Intro by Skip Cohen
This is very different from what we normally share, but there’s a reason I chose this post from Suzette Allen’s 2015 archives. We all go through “seasons” of change in our lives, and it’s so important to ride them out and not give up hope.
There’s a great quote that both Ross Perot and Vince Lombardi most often get credit for:
“Most people give up just when they’re about to achieve success. They quit on the one-yard line. They give up at the last minute of the game one foot from a winning touchdown.”
Life is anything but routine. We’re often caught in changes we can’t control, and I love the way Suzette’s has openly shared her own dark moments from the past. Suzette couldn’t be more sincere and honest about her love for the craft, her family, her friends, her clients, vendors and God. In fact, these are just a few reasons why she’s become such a great friend to so many of us.
By Suzette Allen
One thing my mom said to me years ago that I will never forget is, “There’s one thing you can count on being consistent: Change.” How profound and frustrating that is. And how comforting, too, at times! When things are bad, you can be sure that things will change. It’s just a season.
Many people say “this too, shall pass”. But remember too, that even if things are great, it is a season of life, and while I’m not being fatalistic and predicting doom, everything changes because it is a season. Change is required to stay fresh, grow and become who we are meant to be!
Years ago, I spent a lot of time with a beautiful young girl, Allie. She was about 15 or 16 and a delightful highlight in my life—such a bubbly and fun person to hang out with! Tragically, her father died of cancer and sent Allie into a spin for a few years. Of course, the normal process of loss includes denial, anger, bargaining, numbness and depression and eventually acceptance– in no particular order–and she was no different.
For a season, she was just mad at the world and everything that went on in the world and it broke my heart to see her ravaged by sadness, blinded to all the wonderful things around her. We loved her, accepted and supported her, listened to and prayed for her, and little by little, she came around and one day she was back! Her bleak and bitter winter of pain and loss subsided and spring came once again. Now she is on her own two feet, bubbly and optimistic, and ever so much stronger. We watched over her and tenderly supported her until she could take root again and embrace a new season of fresh growth. She’s living, growing and thriving in the sunshine today…
But the transitions are the hardest because we want things to stay the same, but they (and we) cannot. We have to adapt and change with the seasons of life, the sunny days, the stormy rains, the blah drizzles and the hurricanes too. The growth seasons of painful stretching, the glorious days of flourishing and bearing fruit, the dormant seasons of being lost, the depressed seasons of winter hanging on sooooo lonnnnnnggg!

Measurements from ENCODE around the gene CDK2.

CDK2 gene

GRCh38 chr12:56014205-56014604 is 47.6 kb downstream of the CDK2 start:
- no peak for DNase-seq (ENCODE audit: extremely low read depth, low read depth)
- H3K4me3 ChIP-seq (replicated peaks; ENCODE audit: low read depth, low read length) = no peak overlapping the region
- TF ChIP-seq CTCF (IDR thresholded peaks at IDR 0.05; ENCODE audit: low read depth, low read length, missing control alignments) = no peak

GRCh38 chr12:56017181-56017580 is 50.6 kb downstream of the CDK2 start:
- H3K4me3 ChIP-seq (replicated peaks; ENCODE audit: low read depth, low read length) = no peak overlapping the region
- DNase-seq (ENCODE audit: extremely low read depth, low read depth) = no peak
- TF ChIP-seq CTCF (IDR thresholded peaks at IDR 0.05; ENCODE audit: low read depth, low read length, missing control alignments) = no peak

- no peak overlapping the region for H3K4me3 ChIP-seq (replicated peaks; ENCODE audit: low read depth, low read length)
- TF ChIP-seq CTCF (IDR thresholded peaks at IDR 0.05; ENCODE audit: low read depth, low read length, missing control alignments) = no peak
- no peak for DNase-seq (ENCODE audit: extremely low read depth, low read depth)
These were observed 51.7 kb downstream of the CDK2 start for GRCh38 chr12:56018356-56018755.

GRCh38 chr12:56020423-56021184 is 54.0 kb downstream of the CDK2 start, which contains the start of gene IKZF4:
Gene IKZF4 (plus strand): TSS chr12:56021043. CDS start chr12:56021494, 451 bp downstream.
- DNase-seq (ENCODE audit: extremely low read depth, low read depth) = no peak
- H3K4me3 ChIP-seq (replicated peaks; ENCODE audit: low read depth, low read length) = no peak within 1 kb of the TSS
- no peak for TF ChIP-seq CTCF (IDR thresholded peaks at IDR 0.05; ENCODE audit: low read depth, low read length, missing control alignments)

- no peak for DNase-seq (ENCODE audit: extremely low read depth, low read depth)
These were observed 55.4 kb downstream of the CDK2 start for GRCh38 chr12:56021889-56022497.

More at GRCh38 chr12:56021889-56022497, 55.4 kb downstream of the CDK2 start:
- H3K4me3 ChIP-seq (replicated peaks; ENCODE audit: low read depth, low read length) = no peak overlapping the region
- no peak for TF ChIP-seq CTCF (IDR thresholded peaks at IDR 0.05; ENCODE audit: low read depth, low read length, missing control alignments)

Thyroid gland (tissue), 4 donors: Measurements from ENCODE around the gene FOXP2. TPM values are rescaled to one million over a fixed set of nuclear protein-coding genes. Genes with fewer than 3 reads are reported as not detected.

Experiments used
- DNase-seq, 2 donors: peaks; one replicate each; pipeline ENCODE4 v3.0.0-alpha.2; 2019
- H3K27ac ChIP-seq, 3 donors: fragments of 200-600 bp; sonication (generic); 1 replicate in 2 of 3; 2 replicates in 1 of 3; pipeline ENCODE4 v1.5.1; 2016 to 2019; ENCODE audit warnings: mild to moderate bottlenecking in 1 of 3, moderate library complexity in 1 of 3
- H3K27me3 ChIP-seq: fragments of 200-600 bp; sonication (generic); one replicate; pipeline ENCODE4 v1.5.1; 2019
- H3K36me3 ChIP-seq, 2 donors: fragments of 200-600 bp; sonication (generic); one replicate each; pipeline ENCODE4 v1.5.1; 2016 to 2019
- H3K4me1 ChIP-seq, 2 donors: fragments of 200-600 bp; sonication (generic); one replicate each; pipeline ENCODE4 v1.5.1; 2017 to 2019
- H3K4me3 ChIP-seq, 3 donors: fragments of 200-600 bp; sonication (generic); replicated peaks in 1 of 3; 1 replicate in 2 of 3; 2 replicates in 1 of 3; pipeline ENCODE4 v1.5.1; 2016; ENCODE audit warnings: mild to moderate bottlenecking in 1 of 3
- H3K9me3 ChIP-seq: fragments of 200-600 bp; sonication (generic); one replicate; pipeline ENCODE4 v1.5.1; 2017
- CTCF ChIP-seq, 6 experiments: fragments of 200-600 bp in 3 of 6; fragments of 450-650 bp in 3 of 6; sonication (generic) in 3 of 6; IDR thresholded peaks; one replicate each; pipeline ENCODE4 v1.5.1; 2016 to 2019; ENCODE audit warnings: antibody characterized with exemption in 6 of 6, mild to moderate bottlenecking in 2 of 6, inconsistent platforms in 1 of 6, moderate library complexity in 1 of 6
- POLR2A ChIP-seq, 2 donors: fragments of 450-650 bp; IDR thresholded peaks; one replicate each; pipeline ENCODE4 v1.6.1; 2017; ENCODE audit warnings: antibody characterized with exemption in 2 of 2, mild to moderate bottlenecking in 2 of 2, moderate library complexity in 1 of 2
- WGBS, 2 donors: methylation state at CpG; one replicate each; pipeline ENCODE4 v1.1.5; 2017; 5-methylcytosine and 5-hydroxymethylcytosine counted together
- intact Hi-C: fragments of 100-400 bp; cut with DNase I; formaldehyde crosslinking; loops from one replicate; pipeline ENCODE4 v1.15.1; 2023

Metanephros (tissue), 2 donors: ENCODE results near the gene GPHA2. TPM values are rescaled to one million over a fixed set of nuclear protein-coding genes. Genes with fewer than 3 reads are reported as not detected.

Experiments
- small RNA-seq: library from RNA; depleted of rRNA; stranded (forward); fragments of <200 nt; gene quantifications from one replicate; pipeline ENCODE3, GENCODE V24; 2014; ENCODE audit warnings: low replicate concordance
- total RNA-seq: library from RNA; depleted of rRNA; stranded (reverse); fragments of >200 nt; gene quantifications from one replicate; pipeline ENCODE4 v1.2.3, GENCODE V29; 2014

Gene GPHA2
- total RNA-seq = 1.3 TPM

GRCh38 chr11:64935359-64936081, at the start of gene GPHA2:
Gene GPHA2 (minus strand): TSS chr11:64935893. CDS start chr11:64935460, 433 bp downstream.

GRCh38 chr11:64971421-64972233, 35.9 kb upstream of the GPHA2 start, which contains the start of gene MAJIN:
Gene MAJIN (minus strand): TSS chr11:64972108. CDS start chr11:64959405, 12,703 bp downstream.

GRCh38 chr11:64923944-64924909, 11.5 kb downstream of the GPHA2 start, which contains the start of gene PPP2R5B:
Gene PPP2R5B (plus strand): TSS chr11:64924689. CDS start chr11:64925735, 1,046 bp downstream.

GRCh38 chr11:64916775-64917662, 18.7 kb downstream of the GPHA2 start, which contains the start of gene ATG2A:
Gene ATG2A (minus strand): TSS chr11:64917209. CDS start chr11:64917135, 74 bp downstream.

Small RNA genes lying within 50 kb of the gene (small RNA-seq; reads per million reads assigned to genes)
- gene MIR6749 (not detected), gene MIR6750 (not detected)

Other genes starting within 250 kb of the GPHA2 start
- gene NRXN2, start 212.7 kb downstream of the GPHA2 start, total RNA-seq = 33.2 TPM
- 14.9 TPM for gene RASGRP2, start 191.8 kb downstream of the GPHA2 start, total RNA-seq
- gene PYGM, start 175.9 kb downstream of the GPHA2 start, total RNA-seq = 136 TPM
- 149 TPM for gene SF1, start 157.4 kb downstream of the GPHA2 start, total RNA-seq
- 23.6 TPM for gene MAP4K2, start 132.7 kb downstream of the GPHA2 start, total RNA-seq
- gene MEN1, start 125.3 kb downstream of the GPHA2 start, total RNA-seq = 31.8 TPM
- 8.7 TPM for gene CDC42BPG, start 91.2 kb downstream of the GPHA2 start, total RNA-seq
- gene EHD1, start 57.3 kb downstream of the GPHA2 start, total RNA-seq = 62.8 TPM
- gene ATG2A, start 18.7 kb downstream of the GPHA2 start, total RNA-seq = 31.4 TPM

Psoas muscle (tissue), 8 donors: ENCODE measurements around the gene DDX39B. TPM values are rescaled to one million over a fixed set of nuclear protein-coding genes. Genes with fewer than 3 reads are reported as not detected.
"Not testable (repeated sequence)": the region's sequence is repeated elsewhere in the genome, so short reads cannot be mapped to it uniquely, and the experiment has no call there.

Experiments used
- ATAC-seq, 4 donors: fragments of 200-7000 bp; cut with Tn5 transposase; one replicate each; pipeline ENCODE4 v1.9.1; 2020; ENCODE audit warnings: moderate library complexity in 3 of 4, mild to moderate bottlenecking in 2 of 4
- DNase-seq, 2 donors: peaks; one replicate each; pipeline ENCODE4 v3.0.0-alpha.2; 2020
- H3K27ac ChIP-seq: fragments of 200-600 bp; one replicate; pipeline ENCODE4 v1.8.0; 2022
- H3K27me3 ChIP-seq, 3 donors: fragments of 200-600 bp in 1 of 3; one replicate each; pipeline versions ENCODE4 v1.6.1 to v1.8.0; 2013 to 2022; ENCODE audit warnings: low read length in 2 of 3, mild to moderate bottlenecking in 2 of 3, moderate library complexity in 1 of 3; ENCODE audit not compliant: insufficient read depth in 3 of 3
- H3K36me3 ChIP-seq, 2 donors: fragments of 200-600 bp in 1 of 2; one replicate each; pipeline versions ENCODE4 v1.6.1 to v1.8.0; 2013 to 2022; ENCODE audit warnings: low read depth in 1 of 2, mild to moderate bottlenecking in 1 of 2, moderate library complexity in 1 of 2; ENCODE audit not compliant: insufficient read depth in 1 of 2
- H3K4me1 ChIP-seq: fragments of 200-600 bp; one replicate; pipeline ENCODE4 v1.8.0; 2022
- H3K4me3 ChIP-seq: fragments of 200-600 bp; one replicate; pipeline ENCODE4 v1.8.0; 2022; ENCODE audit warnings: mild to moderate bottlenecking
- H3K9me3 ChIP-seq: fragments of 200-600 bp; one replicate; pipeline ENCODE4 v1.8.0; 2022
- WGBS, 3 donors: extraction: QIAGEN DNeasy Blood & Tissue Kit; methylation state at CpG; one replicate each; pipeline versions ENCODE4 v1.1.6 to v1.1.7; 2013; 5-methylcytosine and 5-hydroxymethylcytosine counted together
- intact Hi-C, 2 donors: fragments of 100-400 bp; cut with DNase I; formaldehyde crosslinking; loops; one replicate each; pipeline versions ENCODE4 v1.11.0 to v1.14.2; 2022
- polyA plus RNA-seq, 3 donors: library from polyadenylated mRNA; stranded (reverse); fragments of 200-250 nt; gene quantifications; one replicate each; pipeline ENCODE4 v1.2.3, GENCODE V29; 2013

As a survivor of a head injury in 1989 that took me 8 years to recover from, I know very well how depressing it can be when things have gone wrong and then they DON’T change nearly fast enough and you lose hope that it will ever be OK again. Or just lose hope, period. I was there.
For months I cried myself to sleep every day and prayed for a murderer to kill me because I didn’t have the guts to take my own life. It was a very dark season for a very long time. I was sad and angry and depressed, but I surrounded myself with people who loved me and supported me and anchored my faith in a few things I knew to be unchanging.
Like God’s Word that says “ALL things work together for good to those who love God and are called according to His purpose.” I couldn’t see ANY good working out anywhere, but I determined to outlast the season and believe. Little by little, things worked out and…[long story short] it is miraculous today that I have NO impairments whatsoever from my brain injury and my life has taken a huge swing in the positive, just like He said. Wow, what a lot of seasons of change. I felt like I had to relive my life from a 2-year-old to an adult all over again in triple-time. I did have to relearn a LOT of things and that process taught me that there are many seasons of life, and, Thank God,
Everything Changes. That includes me. So today I will choose to feel good about myself and not be overly critical or negative because I am changing too—becoming a better me—stronger, more patient, more wise, more experienced, more compassionate, more resilient, and more optimistic because I have seen so many seasons come and go… The cycle of life [change] is the way we live, thrive and become something beautiful.